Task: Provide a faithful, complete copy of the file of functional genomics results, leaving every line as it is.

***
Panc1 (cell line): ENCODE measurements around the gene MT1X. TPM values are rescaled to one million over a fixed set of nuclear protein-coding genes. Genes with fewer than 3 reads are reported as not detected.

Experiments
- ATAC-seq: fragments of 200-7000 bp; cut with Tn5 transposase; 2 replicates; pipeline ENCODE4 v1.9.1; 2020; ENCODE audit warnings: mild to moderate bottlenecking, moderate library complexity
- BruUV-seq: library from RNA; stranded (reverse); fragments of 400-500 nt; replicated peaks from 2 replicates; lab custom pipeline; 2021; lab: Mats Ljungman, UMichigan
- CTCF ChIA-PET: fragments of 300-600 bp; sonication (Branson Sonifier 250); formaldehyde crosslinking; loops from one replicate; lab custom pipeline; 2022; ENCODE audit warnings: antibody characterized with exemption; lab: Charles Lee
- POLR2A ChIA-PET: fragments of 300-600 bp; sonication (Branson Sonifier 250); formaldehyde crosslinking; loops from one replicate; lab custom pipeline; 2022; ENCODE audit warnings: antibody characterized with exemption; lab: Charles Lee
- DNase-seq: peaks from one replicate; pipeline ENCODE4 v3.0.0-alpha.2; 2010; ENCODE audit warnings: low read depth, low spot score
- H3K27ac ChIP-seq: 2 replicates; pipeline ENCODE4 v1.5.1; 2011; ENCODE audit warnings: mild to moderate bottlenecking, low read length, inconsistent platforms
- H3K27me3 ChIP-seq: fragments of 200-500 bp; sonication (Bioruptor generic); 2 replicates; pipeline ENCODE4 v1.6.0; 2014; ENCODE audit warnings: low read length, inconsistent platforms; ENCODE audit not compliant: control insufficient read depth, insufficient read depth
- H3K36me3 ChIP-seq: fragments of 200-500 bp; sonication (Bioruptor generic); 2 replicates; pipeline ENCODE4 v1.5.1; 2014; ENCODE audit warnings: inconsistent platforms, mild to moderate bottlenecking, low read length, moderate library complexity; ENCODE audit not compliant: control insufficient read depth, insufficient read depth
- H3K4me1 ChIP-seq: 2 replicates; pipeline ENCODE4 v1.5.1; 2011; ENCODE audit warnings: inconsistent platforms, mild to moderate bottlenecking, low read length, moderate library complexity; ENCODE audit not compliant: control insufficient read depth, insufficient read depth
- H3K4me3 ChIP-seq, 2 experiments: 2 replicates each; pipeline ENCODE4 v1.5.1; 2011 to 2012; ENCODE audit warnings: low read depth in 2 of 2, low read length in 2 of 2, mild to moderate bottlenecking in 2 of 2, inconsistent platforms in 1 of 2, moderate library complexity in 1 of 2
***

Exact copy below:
Panc1 (cell line): ENCODE measurements around the gene MT1X. TPM values are rescaled to one million over a fixed set of nuclear protein-coding genes. Genes with fewer than 3 reads are reported as not detected.

Experiments
- ATAC-seq: fragments of 200-7000 bp; cut with Tn5 transposase; 2 replicates; pipeline ENCODE4 v1.9.1; 2020; ENCODE audit warnings: mild to moderate bottlenecking, moderate library complexity
- BruUV-seq: library from RNA; stranded (reverse); fragments of 400-500 nt; replicated peaks from 2 replicates; lab custom pipeline; 2021; lab: Mats Ljungman, UMichigan
- CTCF ChIA-PET: fragments of 300-600 bp; sonication (Branson Sonifier 250); formaldehyde crosslinking; loops from one replicate; lab custom pipeline; 2022; ENCODE audit warnings: antibody characterized with exemption; lab: Charles Lee
- POLR2A ChIA-PET: fragments of 300-600 bp; sonication (Branson Sonifier 250); formaldehyde crosslinking; loops from one replicate; lab custom pipeline; 2022; ENCODE audit warnings: antibody characterized with exemption; lab: Charles Lee
- DNase-seq: peaks from one replicate; pipeline ENCODE4 v3.0.0-alpha.2; 2010; ENCODE audit warnings: low read depth, low spot score
- H3K27ac ChIP-seq: 2 replicates; pipeline ENCODE4 v1.5.1; 2011; ENCODE audit warnings: mild to moderate bottlenecking, low read length, inconsistent platforms
- H3K27me3 ChIP-seq: fragments of 200-500 bp; sonication (Bioruptor generic); 2 replicates; pipeline ENCODE4 v1.6.0; 2014; ENCODE audit warnings: low read length, inconsistent platforms; ENCODE audit not compliant: control insufficient read depth, insufficient read depth
- H3K36me3 ChIP-seq: fragments of 200-500 bp; sonication (Bioruptor generic); 2 replicates; pipeline ENCODE4 v1.5.1; 2014; ENCODE audit warnings: inconsistent platforms, mild to moderate bottlenecking, low read length, moderate library complexity; ENCODE audit not compliant: control insufficient read depth, insufficient read depth
- H3K4me1 ChIP-seq: 2 replicates; pipeline ENCODE4 v1.5.1; 2011; ENCODE audit warnings: inconsistent platforms, mild to moderate bottlenecking, low read length, moderate library complexity; ENCODE audit not compliant: control insufficient read depth, insufficient read depth
- H3K4me3 ChIP-seq, 2 experiments: 2 replicates each; pipeline ENCODE4 v1.5.1; 2011 to 2012; ENCODE audit warnings: low read depth in 2 of 2, low read length in 2 of 2, mild to moderate bottlenecking in 2 of 2, inconsistent platforms in 1 of 2, moderate library complexity in 1 of 2